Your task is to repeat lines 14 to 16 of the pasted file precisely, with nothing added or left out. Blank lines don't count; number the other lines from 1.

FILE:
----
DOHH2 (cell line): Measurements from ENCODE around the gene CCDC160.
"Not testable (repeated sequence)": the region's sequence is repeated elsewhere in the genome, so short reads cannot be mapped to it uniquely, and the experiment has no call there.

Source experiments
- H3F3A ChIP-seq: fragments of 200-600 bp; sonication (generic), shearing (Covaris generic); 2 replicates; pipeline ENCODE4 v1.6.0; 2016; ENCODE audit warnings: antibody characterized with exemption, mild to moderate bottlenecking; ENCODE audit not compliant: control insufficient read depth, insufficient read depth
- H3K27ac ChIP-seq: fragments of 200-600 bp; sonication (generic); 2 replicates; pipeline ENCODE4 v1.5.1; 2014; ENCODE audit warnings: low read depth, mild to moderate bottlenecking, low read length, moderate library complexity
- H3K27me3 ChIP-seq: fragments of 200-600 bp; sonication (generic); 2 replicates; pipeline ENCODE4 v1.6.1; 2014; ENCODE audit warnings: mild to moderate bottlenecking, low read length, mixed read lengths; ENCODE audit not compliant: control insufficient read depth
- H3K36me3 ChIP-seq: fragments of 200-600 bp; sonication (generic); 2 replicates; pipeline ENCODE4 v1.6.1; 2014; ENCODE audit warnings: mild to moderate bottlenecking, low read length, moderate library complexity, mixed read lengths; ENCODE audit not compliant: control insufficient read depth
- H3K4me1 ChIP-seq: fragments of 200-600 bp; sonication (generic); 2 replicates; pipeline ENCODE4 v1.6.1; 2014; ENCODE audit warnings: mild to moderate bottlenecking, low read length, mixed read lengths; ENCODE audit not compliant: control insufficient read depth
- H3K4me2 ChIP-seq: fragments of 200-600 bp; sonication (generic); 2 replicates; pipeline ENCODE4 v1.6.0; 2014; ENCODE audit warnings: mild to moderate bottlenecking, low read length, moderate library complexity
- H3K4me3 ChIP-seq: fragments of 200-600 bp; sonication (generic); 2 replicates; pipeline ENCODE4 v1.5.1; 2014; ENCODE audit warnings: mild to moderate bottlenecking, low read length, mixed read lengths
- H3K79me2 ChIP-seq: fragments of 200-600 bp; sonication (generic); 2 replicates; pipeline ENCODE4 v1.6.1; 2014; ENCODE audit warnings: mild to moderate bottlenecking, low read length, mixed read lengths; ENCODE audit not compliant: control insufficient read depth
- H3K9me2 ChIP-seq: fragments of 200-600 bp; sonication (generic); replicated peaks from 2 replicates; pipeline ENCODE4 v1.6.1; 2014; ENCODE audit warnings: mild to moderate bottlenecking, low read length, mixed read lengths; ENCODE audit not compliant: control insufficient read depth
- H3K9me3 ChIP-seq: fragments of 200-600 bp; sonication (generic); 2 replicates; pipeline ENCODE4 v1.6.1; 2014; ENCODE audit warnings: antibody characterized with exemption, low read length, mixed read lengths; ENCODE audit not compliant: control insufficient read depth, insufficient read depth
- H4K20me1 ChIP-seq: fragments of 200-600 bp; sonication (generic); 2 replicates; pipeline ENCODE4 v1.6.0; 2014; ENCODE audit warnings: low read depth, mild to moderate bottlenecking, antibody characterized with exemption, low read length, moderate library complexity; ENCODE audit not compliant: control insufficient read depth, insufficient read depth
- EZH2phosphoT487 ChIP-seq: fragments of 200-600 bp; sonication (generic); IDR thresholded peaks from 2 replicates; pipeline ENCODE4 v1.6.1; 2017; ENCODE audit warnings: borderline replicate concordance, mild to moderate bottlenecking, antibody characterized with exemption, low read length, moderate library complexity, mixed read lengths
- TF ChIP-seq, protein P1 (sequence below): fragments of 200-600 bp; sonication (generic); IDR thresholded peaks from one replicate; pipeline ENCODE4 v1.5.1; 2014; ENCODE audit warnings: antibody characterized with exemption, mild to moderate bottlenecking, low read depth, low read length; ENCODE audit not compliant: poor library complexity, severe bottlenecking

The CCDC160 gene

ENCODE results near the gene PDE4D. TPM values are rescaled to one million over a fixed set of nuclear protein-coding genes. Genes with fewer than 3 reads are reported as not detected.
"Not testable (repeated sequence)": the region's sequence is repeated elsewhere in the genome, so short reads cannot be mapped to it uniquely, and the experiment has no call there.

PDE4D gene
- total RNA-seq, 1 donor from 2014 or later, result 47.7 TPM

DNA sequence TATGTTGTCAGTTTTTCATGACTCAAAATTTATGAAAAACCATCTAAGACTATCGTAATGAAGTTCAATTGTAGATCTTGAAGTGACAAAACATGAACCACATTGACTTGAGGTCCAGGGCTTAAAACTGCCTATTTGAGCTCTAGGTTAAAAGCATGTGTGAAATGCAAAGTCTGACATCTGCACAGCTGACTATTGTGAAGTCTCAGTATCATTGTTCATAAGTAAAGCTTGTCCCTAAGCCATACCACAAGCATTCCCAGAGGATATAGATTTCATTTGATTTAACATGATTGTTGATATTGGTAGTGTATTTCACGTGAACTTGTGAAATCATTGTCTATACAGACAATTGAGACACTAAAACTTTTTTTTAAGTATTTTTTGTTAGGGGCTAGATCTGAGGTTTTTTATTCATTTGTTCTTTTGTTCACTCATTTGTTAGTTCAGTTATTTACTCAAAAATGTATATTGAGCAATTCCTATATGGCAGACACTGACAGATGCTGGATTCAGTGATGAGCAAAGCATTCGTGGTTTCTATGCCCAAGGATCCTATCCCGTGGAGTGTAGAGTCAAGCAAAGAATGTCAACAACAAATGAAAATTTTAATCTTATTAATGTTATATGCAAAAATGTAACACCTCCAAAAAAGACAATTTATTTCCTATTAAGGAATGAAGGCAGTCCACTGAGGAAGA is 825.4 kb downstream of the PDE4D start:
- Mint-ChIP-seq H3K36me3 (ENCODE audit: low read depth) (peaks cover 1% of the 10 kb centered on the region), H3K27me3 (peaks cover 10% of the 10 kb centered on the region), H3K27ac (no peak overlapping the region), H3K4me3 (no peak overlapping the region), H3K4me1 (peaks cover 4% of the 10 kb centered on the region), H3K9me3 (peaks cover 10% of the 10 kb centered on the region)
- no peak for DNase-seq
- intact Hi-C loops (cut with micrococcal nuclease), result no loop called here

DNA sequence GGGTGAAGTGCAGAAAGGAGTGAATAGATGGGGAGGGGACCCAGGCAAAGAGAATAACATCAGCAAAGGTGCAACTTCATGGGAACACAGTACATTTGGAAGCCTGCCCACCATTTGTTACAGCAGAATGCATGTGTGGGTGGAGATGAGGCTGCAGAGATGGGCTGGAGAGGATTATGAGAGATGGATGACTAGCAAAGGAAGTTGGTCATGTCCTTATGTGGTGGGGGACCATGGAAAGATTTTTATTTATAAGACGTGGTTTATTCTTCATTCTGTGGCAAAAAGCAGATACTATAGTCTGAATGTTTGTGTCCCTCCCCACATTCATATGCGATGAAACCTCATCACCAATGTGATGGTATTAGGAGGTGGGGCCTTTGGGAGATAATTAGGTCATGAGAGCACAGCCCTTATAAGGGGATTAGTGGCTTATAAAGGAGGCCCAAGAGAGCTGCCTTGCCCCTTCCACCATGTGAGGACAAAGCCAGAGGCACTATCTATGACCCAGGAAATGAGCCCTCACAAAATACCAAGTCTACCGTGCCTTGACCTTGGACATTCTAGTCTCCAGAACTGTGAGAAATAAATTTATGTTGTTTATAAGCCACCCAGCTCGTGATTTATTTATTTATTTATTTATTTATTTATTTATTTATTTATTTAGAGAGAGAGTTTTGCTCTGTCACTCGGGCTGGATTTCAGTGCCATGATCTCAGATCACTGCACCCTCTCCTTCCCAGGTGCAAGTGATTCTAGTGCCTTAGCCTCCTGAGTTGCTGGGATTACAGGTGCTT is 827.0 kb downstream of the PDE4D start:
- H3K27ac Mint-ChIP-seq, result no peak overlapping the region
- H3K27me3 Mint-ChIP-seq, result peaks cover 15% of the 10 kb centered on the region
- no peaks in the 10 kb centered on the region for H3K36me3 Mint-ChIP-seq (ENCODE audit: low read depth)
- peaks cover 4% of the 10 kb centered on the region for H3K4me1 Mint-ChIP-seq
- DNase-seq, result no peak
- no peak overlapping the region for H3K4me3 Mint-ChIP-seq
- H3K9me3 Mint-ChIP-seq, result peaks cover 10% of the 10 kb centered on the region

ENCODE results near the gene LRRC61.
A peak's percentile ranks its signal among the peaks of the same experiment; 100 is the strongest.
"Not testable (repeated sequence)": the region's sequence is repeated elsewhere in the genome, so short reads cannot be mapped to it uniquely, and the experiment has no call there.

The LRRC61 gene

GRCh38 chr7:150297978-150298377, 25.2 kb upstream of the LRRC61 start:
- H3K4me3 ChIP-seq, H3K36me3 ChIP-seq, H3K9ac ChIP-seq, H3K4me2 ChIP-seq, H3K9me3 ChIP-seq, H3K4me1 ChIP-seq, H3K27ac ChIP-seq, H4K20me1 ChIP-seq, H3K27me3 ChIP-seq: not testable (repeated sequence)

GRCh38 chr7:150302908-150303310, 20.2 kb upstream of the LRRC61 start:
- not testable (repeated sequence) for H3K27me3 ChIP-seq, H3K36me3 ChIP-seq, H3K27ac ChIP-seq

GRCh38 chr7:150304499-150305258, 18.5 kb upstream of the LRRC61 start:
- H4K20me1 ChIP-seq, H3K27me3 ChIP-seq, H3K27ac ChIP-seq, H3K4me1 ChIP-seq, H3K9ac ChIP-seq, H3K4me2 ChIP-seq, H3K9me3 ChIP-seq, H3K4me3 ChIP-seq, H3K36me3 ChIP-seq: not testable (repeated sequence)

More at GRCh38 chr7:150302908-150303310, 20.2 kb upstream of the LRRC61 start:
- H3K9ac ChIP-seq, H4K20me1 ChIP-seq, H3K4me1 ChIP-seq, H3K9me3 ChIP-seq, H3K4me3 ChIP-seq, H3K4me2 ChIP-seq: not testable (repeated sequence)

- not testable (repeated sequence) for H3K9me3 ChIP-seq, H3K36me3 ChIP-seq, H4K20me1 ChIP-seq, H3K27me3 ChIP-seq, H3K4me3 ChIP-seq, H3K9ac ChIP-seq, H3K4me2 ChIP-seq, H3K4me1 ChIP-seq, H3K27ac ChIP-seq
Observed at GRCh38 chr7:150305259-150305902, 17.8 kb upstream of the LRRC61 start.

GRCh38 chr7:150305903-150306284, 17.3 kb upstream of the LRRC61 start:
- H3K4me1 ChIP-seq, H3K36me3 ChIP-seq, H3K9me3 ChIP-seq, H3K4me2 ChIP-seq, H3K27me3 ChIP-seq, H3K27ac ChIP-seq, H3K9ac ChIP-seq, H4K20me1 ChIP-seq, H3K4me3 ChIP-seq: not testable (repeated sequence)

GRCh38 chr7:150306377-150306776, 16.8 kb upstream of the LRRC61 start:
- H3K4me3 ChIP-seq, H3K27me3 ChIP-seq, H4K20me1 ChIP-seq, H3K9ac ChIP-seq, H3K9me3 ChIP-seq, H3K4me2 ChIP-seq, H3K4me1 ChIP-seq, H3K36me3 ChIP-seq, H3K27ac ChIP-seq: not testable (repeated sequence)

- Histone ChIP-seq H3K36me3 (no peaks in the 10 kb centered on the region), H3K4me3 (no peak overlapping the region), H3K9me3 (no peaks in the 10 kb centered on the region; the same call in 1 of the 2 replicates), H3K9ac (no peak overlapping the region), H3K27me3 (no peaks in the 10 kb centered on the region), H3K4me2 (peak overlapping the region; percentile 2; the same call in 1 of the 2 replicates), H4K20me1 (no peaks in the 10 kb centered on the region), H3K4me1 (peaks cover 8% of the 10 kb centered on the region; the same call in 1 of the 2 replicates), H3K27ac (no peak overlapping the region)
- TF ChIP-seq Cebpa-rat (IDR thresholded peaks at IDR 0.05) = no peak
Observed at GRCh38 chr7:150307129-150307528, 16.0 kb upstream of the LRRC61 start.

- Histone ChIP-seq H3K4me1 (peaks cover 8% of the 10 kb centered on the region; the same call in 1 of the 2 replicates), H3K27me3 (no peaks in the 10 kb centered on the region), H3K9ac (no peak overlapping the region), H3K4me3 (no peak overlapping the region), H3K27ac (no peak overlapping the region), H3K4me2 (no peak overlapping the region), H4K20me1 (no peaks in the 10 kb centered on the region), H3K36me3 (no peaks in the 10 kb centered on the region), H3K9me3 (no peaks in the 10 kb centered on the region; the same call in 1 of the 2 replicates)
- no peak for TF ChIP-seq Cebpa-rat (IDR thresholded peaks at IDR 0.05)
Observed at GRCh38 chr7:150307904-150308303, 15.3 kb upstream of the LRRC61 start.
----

- H4K20me1 ChIP-seq: fragments of 200-600 bp; sonication (generic); 2 replicates; pipeline ENCODE4 v1.6.0; 2014; ENCODE audit warnings: low read depth, mild to moderate bottlenecking, antibody characterized with exemption, low read length, moderate library complexity; ENCODE audit not compliant: control insufficient read depth, insufficient read depth
- EZH2phosphoT487 ChIP-seq: fragments of 200-600 bp; sonication (generic); IDR thresholded peaks from 2 replicates; pipeline ENCODE4 v1.6.1; 2017; ENCODE audit warnings: borderline replicate concordance, mild to moderate bottlenecking, antibody characterized with exemption, low read length, moderate library complexity, mixed read lengths
- TF ChIP-seq, protein P1 (sequence below): fragments of 200-600 bp; sonication (generic); IDR thresholded peaks from one replicate; pipeline ENCODE4 v1.5.1; 2014; ENCODE audit warnings: antibody characterized with exemption, mild to moderate bottlenecking, low read depth, low read length; ENCODE audit not compliant: poor library complexity, severe bottlenecking